Field observation of low-to-mid-frequency acoustic propagation characteristics of an estuarine salt wedge
Reeder, D. Benjamin
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The estuarine environment often hosts a salt wedge, the stratification of which is a function of the tide’s range and speed of advance, river discharge volumetric flow rate, and river mouth morphology. Competing effects of temperature and salinity on sound speed in this stratified environment control the degree of acoustic refraction occurring along an acoustic path. A field experiment was carried out in the Columbia River Estuary to test the hypothesis: the estuarine salt wedge is acoustically observable in terms of low-to-mid-frequency acoustic propagation. Linear frequencymodulated acoustic signals in the 500–2000 Hz band were transmitted during the advance and retreat of the salt wedge during May 27–29, 2013. Results demonstrate that the salt wedge front is the dominant physical mechanism controlling acoustic propagation in this environment: received signal energy is relatively stable before and after the passage of the salt wedge front when the acoustic path consists of a single medium (either entirely fresh water or entirely salt water), and suffers a 10–15 dB loss and increased variability during salt wedge front passage. Physical parameters and acoustic propagation modeling corroborate and inform the acoustic observations.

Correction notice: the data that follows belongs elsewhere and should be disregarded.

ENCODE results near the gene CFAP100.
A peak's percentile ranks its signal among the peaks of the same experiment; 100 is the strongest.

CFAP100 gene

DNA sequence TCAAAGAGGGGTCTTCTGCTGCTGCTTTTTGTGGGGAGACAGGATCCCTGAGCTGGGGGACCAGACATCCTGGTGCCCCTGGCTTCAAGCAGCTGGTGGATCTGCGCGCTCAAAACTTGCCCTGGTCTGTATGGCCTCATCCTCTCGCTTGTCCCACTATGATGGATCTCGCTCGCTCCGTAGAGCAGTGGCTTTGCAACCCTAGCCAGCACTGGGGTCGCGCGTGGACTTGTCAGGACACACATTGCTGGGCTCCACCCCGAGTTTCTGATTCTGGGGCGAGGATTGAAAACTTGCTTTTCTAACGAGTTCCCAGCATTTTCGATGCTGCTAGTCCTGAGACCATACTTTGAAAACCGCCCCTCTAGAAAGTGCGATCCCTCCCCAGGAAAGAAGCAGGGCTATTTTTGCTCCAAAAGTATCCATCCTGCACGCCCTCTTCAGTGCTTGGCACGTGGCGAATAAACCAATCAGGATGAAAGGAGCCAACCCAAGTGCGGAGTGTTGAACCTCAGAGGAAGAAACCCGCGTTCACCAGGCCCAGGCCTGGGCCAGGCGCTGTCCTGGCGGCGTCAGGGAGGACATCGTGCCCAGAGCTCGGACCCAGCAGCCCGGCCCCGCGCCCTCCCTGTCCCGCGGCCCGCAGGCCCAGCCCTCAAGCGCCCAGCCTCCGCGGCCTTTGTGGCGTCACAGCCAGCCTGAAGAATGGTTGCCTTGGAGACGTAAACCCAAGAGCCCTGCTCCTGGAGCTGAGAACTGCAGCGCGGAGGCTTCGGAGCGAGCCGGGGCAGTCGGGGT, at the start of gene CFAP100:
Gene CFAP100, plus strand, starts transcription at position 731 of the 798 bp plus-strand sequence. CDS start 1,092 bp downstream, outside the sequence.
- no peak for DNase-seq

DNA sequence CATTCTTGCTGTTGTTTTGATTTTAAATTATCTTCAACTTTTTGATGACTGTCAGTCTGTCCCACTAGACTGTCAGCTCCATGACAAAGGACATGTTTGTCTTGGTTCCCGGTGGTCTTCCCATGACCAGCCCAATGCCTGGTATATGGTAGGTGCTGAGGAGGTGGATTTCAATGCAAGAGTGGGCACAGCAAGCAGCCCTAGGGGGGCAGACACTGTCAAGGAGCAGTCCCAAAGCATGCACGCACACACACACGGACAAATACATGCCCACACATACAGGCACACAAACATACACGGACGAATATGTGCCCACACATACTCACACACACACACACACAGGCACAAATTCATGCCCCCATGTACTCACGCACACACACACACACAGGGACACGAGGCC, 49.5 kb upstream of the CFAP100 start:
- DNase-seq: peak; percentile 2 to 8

The article of record as published may be found at http://dx.doi.org/10.1121/1.4939108
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